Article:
Jonathan Haile first jotted down the idea for his investment firm on the back of a napkin at The Standard in West Hollywood when he was a teenager. A semester into his studies at the Iovine and Young Academy, where he is pursuing his master’s degree, Haile’s business dreams are now becoming a reality.
Haile, who spent his teenage years working in the entertainment industry, knew the potential of investing in social events. With the help of two co-founders, David Berry and Jake Kasheta, Haile launched Primary Endeavors, a boutique investment firm that specializes in parties and concerts, loosely based on his original back-of-a-napkin plan. The firm was officially launched at the beginning of January.
“[The three of us have] been working in different facets of entertainment, which is essentially the industry that we invest in, for a really long time,” Haile said. “For me, it was really important to develop my network and to develop a set of skills that were marketable and could be a real value add for the people we were working with.”
Haile was born and raised in Los Angeles, and has worked in several entertainment positions since his high school years in 2007 — from contributing to marketing strategies for Repossession Records to being an agent trainee at Agency for the Performing Arts.
After receiving his undergraduate degree in business from Pennsylvania State University, Haile moved back to the West Coast to further develop his skills at USC. He is currently in his second semester at the Academy working toward his online Master of Science in integrated design, business and technology, which was launched in 2017 and is the first graduate program offered in the Academy.
In an email to the Daily Trojan, Iovine and Young Academy Dean Erica Muhl said the MS-IDBT program teaches students like Haile to work in innovative ways.
“Our students are taught … how to work through the longer periods of creative ambiguity and uncertainty that are necessary to envision truly innovative solutions,” Muhl wrote.
Haile said he didn’t feel comfortable launching Primary Endeavors until he began his graduate studies.
“The seed was planted super early, and it’s something we’ve been trying to do for a long time,” Haile said. “It was really important for us not to move on something until we were each prepared.”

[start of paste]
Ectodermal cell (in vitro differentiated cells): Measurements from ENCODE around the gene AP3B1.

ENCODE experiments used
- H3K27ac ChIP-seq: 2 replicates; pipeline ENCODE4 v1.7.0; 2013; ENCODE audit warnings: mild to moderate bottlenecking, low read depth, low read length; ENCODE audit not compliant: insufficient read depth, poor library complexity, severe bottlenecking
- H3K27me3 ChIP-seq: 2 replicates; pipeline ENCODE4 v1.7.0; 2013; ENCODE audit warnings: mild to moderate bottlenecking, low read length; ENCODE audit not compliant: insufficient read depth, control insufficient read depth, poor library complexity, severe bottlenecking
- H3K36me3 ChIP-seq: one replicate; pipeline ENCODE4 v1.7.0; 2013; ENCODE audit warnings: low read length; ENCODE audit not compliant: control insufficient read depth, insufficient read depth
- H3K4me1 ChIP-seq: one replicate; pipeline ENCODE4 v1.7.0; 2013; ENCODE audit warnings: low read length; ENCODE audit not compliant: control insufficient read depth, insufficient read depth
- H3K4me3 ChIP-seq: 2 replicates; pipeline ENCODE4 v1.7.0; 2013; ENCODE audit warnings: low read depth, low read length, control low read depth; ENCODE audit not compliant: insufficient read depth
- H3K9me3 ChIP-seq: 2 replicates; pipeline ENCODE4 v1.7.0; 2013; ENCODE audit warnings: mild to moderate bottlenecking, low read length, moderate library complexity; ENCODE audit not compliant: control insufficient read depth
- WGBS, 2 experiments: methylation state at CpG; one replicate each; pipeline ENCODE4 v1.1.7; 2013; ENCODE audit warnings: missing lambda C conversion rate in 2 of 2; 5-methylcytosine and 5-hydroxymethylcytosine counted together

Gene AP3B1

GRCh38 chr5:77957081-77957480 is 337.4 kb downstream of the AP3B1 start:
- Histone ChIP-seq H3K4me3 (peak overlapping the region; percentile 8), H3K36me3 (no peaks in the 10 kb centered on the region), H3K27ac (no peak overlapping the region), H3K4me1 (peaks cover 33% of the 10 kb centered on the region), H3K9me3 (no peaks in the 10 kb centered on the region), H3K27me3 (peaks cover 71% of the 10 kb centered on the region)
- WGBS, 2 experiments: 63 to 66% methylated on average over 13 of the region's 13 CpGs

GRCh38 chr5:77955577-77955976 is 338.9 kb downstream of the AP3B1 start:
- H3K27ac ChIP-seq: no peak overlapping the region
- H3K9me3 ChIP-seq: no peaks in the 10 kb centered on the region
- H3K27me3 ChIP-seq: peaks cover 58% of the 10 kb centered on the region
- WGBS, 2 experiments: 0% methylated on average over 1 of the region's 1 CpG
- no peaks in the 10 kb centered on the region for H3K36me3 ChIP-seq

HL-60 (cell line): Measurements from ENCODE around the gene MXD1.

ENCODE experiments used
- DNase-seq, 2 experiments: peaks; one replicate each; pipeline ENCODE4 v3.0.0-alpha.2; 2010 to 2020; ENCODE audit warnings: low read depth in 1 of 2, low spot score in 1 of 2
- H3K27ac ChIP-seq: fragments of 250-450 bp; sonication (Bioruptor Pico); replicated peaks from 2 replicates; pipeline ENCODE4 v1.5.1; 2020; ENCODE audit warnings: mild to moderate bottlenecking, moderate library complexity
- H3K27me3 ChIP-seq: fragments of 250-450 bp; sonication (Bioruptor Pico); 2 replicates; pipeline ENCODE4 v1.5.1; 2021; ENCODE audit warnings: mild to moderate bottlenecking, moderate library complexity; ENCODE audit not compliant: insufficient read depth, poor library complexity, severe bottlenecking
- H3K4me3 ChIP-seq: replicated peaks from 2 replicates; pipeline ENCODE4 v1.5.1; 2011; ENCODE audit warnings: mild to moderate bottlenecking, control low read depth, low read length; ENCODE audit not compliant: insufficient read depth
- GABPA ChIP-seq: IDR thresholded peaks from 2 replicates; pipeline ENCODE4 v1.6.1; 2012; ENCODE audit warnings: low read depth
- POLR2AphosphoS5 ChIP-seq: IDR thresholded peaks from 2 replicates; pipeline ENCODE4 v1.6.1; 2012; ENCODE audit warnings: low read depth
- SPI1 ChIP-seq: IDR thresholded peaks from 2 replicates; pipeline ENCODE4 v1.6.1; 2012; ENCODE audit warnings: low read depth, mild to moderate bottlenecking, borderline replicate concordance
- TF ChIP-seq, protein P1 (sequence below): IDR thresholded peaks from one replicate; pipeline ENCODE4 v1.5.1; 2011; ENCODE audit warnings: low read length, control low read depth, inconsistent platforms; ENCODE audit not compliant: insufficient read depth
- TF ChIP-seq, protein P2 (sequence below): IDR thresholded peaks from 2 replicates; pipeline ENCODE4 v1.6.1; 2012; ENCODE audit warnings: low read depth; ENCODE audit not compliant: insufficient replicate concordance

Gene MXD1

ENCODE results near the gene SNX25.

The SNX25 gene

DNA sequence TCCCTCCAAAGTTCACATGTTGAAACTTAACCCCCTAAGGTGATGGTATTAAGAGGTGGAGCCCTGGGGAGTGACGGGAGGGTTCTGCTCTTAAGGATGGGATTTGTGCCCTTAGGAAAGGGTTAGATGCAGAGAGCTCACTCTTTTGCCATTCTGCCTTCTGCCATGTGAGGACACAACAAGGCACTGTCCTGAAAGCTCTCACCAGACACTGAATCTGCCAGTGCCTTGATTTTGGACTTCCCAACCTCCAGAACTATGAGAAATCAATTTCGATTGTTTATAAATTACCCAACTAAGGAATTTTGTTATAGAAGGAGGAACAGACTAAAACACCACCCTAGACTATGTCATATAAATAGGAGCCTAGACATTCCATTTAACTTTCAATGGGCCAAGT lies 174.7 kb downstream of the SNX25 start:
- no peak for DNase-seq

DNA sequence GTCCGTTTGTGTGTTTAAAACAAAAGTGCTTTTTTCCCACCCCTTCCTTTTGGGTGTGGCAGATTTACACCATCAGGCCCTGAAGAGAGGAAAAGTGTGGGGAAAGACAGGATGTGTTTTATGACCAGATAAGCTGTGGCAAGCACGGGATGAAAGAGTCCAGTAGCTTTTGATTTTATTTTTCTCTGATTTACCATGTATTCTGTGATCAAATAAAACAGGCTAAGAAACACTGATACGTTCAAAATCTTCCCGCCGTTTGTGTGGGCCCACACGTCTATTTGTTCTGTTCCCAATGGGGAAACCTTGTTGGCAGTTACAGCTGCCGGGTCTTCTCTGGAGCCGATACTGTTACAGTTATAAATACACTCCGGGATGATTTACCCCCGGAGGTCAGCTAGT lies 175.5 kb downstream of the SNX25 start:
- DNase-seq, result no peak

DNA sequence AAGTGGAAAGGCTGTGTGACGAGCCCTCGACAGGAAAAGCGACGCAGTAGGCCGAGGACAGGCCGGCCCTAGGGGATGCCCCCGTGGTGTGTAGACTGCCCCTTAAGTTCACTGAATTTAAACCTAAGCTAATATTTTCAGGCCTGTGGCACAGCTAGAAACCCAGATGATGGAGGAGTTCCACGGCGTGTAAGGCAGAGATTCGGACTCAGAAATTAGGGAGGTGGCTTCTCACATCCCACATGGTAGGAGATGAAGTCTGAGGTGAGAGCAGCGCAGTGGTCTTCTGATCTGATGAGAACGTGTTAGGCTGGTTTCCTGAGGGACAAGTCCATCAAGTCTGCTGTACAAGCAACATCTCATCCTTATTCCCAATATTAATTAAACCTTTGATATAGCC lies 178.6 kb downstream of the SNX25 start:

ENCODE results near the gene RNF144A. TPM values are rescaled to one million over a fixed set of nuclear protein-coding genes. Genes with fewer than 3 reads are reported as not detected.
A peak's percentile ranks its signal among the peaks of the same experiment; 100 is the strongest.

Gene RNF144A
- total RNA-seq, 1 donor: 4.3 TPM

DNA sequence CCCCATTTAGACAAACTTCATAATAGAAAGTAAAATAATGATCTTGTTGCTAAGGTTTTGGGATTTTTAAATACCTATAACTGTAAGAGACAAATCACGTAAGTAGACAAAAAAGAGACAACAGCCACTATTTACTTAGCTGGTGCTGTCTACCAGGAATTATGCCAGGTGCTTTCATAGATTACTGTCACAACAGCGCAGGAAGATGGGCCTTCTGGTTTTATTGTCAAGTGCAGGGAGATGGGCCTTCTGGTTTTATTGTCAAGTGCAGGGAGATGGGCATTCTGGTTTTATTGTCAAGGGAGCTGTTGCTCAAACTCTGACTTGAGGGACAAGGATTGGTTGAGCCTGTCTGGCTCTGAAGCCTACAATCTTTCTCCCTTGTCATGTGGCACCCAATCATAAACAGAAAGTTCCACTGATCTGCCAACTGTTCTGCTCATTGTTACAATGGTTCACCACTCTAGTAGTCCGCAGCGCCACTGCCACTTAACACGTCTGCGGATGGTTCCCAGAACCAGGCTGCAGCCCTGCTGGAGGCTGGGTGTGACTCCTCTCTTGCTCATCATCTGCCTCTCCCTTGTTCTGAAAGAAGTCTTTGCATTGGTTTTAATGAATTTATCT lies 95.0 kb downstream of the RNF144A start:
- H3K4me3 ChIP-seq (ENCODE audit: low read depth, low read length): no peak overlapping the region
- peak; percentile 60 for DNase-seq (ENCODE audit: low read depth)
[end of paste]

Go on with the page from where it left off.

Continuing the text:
Haile’s business essentials professor Joshua Alexander said he believes Haile’s inherent traits were also part of the reason that he has been able to move forward as an entrepreneur.
“[Haile] demonstrates an intellectual curiosity that I’ve noticed is very common in successful entrepreneurs,” Alexander said. “He has a very optimistic outlook. When you combine those two things together, it generally puts an entrepreneur or would-be entrepreneur on that track for success.”
Berry, one of Primary Endeavors’ co-founding members, credited Haile for his creativity.
“Jon is a really unique and creative person in different ways than most people,” Berry said. “Not so much in artistic ways, but in intellectual and logistical ways.”
Haile said his primary goal for 2019 is to foster more local relationships and find business partners in Los Angeles. Though Primary Endeavors does not currently have a headquarters, the company is looking to move into an office Downtown in the coming weeks to make room for expansion.
Primary Endeavors invested in festival company Northern Nights Music Festival and loudspeaker manufacturer PK Sound in 2018, but the company wasn’t publicly launched until this year.
“We were more interested in empowering other people that were already doing really cool things … than we were growing something from the ground up and having ourselves be the face of it,” Haile said.
He said his firm’s decision to invest in entertainment and leisure rather than technology was purposeful, especially as a L.A.-based firm. As his firm enters its first year in the public eye, Haile said he is hopeful for the future.
“The economics of the entertainment industry are a little bit different than the economics of the tech industry,” Haile said. “Those companies have different needs than tech companies have, and if you feed those needs in unique ways, you can get different and … preferable outcomes.”